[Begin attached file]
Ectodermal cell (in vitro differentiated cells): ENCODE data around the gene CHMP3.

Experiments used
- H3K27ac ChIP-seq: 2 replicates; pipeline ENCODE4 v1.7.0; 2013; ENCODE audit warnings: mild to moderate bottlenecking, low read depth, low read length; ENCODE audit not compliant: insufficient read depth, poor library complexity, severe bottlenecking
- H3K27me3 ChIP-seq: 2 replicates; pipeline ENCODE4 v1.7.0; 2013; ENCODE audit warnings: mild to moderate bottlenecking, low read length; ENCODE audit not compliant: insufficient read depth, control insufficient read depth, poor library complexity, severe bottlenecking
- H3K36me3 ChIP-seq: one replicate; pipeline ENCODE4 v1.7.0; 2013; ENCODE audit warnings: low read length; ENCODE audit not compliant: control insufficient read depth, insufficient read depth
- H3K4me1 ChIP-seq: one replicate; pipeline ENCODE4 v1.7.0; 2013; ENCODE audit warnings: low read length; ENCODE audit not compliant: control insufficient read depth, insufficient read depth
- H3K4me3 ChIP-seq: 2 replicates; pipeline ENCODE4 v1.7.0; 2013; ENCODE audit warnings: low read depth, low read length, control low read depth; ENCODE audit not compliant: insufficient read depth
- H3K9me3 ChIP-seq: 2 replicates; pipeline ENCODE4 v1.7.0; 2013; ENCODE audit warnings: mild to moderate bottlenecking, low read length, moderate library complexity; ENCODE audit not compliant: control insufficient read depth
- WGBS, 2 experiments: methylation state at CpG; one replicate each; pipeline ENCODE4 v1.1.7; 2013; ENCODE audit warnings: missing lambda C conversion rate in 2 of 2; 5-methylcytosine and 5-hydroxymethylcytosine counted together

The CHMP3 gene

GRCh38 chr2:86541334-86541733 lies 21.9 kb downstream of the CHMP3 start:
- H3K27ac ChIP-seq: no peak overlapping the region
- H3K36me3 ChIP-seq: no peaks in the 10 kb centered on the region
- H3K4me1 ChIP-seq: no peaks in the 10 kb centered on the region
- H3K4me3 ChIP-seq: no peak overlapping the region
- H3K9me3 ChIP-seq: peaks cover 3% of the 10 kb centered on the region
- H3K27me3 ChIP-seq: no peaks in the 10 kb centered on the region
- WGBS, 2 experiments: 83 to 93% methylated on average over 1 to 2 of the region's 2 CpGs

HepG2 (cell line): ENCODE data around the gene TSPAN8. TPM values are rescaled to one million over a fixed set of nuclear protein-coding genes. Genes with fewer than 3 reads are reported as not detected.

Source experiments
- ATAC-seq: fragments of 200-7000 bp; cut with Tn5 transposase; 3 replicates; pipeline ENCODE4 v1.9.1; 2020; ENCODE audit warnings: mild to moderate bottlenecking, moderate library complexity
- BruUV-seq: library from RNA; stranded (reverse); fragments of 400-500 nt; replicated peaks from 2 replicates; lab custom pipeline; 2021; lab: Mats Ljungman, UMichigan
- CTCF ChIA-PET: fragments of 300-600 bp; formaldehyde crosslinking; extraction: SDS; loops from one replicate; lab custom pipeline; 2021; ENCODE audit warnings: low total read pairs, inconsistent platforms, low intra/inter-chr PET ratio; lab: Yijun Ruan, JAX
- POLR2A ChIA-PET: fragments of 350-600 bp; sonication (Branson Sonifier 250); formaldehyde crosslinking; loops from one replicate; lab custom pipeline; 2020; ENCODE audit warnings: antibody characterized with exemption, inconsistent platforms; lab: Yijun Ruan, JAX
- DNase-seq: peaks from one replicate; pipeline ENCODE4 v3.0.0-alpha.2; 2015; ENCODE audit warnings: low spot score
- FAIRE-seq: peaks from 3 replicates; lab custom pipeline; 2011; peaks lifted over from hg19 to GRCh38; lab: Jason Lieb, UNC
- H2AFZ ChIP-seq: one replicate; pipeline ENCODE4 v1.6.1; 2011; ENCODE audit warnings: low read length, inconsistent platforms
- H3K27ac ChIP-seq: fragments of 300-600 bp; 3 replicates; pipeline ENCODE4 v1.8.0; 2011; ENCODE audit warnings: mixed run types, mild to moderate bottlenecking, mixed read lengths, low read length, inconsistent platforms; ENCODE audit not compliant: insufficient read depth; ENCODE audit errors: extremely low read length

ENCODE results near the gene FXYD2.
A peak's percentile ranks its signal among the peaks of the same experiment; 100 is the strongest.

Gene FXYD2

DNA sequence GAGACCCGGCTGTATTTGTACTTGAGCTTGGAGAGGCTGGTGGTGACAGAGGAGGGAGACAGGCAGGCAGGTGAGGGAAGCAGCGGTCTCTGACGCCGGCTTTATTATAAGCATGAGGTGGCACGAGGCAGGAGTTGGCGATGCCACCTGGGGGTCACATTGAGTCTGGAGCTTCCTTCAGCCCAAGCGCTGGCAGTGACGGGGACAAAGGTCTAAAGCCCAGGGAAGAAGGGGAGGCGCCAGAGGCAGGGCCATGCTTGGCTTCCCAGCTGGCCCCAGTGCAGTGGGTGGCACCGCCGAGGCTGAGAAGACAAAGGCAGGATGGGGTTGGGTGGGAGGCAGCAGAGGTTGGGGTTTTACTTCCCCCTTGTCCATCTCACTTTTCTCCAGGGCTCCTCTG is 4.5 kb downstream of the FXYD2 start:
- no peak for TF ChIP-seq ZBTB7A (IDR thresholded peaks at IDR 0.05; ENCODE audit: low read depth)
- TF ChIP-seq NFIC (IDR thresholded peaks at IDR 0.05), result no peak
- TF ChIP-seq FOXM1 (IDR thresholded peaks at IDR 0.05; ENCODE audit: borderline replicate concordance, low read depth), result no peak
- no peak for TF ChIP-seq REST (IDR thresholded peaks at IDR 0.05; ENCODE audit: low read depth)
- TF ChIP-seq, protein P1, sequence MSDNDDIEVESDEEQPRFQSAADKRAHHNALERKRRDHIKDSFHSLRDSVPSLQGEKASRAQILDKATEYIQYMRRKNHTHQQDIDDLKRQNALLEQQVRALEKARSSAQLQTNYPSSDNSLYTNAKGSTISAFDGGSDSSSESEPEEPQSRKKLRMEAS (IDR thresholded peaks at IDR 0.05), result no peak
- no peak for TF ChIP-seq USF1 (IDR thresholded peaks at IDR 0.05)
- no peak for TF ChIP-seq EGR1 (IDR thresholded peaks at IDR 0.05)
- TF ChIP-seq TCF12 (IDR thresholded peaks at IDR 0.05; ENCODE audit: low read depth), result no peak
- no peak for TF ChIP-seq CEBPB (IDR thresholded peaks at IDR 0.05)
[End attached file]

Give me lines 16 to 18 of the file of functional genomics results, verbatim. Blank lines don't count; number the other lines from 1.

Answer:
- H3K9me3 ChIP-seq: peaks cover 3% of the 10 kb centered on the region
- H3K27me3 ChIP-seq: no peaks in the 10 kb centered on the region
- WGBS, 2 experiments: 83 to 93% methylated on average over 1 to 2 of the region's 2 CpGs